In The Eternal Inferno, Fiends Torment Ronald Coase With The Fate Of His Ideas – The Yorkshire Ranter

19 bookmarks. First posted by robertcottrell 7 weeks ago.

did you see this recent pöst

— 𝕄𝕚𝕜𝕖 𝕃𝕪𝕟𝕔𝕙 (@bombinans) March 20, 2018
12 days ago by mikelynch
I imagine this as a chapter in a book called "How the Modern World Works", which would make you go, "Ohhh, yes, that explains that mess."
ronaldcoase  business 
13 days ago by philgyford
One very large, and especially purist, example of this was British railway privatisation. This did not just transfer a firm from the public into the private sector. Much more importantly, it transformed one large firm into a large number of smaller ones that interacted on a contractual basis. This system further interacted on a similar basis with the government.

When a management problem arose – for example, a train was late – a claim would be raised by one actor on another. For example, the Department for Transport might invoke a contractual penalty because the trains were late. The train-operating company would immediately claim against the infrastructure operator, which might counterclaim. Because the train leasing company might have guaranteed a certain on-time service level under a total outsourcing arrangement with the operating company, it too would then try to claim against anyone else it could think of.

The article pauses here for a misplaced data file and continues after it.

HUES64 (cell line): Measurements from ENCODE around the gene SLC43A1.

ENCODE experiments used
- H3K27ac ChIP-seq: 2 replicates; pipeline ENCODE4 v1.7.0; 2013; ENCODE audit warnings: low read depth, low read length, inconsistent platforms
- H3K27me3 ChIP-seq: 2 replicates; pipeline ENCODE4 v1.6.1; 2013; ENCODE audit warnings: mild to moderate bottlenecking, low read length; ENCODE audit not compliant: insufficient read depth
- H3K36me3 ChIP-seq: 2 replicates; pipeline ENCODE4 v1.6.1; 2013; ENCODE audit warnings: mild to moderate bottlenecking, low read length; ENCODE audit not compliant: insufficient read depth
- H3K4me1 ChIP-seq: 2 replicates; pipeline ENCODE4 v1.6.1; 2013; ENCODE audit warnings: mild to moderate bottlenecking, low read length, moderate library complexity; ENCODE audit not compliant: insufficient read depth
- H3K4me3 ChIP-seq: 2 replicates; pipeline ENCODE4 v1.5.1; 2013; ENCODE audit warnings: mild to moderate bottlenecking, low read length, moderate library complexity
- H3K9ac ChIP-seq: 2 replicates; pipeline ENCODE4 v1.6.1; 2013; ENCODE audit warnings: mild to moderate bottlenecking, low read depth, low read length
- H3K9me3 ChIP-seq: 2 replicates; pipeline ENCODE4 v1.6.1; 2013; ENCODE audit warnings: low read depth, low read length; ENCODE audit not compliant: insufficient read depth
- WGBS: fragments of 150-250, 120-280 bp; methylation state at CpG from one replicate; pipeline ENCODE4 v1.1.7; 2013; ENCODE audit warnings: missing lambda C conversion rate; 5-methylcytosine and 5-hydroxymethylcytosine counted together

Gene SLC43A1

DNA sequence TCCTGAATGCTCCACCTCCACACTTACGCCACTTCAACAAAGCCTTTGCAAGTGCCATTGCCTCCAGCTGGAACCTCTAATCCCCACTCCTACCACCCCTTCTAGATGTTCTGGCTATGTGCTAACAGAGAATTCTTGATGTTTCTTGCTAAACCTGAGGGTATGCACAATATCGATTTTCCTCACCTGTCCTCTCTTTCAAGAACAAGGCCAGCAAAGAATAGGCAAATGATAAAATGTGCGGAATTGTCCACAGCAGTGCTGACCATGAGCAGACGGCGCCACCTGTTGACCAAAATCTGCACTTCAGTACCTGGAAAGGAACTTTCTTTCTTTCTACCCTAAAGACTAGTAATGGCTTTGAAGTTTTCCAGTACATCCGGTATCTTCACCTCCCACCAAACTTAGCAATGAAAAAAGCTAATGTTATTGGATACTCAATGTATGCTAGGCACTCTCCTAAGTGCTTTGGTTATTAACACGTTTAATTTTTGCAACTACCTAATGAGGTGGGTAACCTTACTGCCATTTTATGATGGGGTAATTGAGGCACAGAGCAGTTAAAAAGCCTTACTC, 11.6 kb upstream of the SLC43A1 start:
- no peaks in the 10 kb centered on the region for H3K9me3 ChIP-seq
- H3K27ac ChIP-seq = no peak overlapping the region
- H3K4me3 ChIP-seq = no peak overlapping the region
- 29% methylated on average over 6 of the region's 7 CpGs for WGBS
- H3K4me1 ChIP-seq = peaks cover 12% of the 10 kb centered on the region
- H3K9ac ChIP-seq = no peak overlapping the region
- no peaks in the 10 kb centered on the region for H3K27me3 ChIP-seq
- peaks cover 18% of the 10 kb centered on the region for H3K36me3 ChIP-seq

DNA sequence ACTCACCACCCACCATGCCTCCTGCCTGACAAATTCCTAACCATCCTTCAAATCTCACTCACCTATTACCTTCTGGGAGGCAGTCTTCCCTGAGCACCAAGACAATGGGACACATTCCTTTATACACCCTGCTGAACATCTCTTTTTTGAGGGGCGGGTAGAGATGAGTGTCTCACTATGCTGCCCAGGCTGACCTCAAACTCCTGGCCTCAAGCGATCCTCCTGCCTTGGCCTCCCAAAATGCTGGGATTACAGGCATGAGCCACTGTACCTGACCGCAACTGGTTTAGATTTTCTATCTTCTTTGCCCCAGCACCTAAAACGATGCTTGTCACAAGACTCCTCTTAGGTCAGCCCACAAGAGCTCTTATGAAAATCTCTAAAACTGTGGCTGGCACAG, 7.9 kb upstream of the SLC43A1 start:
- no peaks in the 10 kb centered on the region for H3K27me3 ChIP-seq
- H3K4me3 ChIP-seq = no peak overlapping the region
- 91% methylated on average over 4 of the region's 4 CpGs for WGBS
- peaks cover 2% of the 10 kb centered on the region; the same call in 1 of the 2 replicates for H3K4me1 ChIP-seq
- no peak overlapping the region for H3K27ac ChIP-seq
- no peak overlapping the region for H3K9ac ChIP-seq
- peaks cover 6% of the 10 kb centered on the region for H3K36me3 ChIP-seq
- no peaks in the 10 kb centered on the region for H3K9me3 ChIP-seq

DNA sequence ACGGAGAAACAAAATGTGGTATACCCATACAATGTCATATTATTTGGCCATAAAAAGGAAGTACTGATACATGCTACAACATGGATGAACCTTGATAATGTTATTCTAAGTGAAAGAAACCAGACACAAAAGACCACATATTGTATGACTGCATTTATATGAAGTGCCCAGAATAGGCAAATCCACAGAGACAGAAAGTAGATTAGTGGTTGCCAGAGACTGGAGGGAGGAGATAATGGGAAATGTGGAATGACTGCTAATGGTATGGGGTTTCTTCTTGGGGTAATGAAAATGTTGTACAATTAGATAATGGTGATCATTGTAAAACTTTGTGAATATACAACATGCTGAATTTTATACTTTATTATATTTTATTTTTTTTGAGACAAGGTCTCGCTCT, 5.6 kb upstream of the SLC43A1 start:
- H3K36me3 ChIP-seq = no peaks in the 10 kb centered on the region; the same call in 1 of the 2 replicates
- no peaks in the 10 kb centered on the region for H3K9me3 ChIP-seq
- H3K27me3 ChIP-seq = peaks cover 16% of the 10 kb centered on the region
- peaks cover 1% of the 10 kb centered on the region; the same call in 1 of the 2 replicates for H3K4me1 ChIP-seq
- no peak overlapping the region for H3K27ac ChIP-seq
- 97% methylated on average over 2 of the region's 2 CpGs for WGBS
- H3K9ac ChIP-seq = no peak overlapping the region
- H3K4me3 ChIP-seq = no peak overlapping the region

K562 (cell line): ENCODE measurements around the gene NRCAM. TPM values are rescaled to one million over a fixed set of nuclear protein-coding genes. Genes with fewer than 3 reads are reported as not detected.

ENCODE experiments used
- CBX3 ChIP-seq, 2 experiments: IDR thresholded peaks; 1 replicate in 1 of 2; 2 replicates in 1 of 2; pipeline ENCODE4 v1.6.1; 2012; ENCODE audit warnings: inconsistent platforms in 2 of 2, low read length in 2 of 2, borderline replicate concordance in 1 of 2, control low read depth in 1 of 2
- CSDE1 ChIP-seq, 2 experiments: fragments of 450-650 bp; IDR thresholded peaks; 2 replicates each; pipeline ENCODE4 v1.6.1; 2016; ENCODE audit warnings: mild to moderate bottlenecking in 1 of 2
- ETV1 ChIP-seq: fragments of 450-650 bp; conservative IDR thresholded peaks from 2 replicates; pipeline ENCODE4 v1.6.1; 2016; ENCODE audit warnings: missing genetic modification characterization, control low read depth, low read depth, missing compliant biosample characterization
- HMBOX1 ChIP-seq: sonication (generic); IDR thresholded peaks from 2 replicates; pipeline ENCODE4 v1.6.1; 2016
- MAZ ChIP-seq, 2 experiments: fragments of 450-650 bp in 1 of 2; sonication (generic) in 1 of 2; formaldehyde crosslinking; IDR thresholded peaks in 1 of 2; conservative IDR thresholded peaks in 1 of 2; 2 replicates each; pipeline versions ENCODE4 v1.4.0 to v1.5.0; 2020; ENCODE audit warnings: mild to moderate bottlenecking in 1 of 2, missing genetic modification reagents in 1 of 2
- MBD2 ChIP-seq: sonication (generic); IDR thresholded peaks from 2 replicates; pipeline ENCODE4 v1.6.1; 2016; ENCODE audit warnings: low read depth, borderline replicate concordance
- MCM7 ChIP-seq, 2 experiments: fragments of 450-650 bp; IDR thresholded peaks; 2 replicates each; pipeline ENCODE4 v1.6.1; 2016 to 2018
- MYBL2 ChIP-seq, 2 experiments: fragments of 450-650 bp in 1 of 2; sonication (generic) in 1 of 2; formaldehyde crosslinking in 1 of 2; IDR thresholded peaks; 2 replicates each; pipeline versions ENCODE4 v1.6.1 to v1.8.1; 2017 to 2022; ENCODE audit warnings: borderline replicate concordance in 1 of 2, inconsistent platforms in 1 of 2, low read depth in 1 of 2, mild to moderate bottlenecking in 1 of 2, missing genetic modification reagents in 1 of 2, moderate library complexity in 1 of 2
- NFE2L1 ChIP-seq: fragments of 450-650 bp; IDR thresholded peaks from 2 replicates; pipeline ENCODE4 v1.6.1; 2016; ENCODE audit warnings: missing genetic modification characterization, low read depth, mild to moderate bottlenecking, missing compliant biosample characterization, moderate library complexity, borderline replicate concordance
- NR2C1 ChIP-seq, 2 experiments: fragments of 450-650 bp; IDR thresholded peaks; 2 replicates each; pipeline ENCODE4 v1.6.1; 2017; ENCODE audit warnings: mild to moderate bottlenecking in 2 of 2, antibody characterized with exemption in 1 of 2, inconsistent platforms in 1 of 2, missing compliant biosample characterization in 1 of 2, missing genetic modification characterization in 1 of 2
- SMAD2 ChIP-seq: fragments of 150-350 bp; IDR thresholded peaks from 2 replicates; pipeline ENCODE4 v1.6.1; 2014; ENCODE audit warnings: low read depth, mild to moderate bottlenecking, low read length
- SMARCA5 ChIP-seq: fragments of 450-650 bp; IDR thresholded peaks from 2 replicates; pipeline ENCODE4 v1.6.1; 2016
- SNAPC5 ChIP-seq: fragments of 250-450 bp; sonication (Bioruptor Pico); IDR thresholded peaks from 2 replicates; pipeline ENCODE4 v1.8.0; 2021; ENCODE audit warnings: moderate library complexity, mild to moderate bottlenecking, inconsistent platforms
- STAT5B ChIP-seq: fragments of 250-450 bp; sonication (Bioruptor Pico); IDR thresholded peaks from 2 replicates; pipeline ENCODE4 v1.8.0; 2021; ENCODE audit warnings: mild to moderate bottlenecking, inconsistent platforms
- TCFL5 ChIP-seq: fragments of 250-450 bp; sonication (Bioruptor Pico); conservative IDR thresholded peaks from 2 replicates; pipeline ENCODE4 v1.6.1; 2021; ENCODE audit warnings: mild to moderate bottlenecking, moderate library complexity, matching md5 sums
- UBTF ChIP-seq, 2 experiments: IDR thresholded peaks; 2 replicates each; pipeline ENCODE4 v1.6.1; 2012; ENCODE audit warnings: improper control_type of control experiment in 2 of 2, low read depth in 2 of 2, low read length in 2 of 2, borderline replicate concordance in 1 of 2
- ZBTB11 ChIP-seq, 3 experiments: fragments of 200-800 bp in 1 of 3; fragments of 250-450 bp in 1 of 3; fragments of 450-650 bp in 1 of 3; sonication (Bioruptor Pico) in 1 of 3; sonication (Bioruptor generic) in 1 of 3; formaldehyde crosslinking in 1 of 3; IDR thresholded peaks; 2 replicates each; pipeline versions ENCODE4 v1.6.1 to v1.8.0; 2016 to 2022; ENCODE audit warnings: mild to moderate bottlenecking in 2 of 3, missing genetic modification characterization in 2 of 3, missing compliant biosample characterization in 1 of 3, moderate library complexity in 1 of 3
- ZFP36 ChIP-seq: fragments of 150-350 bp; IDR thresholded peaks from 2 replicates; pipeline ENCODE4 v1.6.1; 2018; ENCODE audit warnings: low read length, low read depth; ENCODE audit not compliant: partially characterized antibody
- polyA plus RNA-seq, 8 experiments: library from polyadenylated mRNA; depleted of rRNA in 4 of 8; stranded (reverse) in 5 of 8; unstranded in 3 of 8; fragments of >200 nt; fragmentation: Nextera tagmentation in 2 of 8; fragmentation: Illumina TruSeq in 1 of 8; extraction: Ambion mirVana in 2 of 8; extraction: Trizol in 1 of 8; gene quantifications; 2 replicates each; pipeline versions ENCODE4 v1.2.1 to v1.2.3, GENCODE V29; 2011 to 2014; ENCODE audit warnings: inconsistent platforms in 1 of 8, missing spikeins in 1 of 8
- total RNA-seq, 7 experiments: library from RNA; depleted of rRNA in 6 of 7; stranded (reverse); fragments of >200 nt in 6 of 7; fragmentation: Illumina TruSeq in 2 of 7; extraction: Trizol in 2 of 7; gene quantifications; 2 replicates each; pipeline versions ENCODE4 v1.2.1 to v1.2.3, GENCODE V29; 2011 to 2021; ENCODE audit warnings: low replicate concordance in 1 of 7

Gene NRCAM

This had important consequences. First of all, the claims-management process was itself costly. This is Coase’s basic argument. Second, because the prices of services exchanged between the component firms were often determined after the event, through the claims process, they were no longer informative about the marginal costs involved, but rather about the contract-management process. As a result, costs overall rose substantially although nobody could put their finger on who was coining it. Thirdly, it simply became enormously complex. A contract, after all, is executed between parties. The number of pairwise interactions within an organisation rapidly becomes very large – in fact, it increases by the factorial of the size of the organisation.
infrastructure  privatization  business  economics  tairg 
13 days ago by debcha
Re last rt:

— together we can beat blephartis (@JoeTheDough) March 10, 2018
IFTTT  Twitter 
14 days ago by joethedough
What have US healthcare, British railways, the shipwreck of Carillion plc, and the F-35 got in common?
from twitter
5 weeks ago by alexhern
The perniciously flawed concept of government outsourcing (via )
from twitter_favs
7 weeks ago by mattedgar
"In many ways, we’ve lived through a giant experiment in proving Ronald Coase wrong, which has now failed." -- On privatization [as state transformation].
via:xmarquez  econ:theory  soc:organizations 
7 weeks ago by phnk
via The Yorkshire Ranter
IFTTT  Feedly 
7 weeks ago by xmarquez